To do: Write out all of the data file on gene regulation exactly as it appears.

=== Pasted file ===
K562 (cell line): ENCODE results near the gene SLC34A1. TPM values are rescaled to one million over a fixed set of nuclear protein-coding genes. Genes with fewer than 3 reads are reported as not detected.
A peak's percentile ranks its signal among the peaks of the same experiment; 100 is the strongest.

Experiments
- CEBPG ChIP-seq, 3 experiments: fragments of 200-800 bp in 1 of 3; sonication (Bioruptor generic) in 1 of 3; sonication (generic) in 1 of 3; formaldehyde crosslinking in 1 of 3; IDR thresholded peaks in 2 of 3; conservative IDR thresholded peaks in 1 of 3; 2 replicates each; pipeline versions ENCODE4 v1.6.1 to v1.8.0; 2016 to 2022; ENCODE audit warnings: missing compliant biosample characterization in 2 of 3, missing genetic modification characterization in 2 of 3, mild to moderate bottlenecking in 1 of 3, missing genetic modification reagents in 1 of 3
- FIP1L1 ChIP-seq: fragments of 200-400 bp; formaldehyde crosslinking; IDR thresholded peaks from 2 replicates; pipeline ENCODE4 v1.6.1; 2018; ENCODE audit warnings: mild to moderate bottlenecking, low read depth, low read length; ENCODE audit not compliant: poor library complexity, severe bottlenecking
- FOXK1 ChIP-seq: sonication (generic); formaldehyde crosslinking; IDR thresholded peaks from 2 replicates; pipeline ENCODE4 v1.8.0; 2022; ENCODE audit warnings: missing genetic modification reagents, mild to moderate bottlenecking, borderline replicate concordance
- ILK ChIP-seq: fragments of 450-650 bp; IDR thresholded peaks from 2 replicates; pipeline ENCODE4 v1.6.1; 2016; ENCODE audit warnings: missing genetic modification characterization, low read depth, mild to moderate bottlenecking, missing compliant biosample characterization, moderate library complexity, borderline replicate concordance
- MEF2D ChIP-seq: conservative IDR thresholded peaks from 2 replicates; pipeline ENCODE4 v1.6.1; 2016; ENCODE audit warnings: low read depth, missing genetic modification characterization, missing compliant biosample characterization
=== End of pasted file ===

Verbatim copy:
K562 (cell line): ENCODE results near the gene SLC34A1. TPM values are rescaled to one million over a fixed set of nuclear protein-coding genes. Genes with fewer than 3 reads are reported as not detected.
A peak's percentile ranks its signal among the peaks of the same experiment; 100 is the strongest.

Experiments
- CEBPG ChIP-seq, 3 experiments: fragments of 200-800 bp in 1 of 3; sonication (Bioruptor generic) in 1 of 3; sonication (generic) in 1 of 3; formaldehyde crosslinking in 1 of 3; IDR thresholded peaks in 2 of 3; conservative IDR thresholded peaks in 1 of 3; 2 replicates each; pipeline versions ENCODE4 v1.6.1 to v1.8.0; 2016 to 2022; ENCODE audit warnings: missing compliant biosample characterization in 2 of 3, missing genetic modification characterization in 2 of 3, mild to moderate bottlenecking in 1 of 3, missing genetic modification reagents in 1 of 3
- FIP1L1 ChIP-seq: fragments of 200-400 bp; formaldehyde crosslinking; IDR thresholded peaks from 2 replicates; pipeline ENCODE4 v1.6.1; 2018; ENCODE audit warnings: mild to moderate bottlenecking, low read depth, low read length; ENCODE audit not compliant: poor library complexity, severe bottlenecking
- FOXK1 ChIP-seq: sonication (generic); formaldehyde crosslinking; IDR thresholded peaks from 2 replicates; pipeline ENCODE4 v1.8.0; 2022; ENCODE audit warnings: missing genetic modification reagents, mild to moderate bottlenecking, borderline replicate concordance
- ILK ChIP-seq: fragments of 450-650 bp; IDR thresholded peaks from 2 replicates; pipeline ENCODE4 v1.6.1; 2016; ENCODE audit warnings: missing genetic modification characterization, low read depth, mild to moderate bottlenecking, missing compliant biosample characterization, moderate library complexity, borderline replicate concordance
- MEF2D ChIP-seq: conservative IDR thresholded peaks from 2 replicates; pipeline ENCODE4 v1.6.1; 2016; ENCODE audit warnings: low read depth, missing genetic modification characterization, missing compliant biosample characterization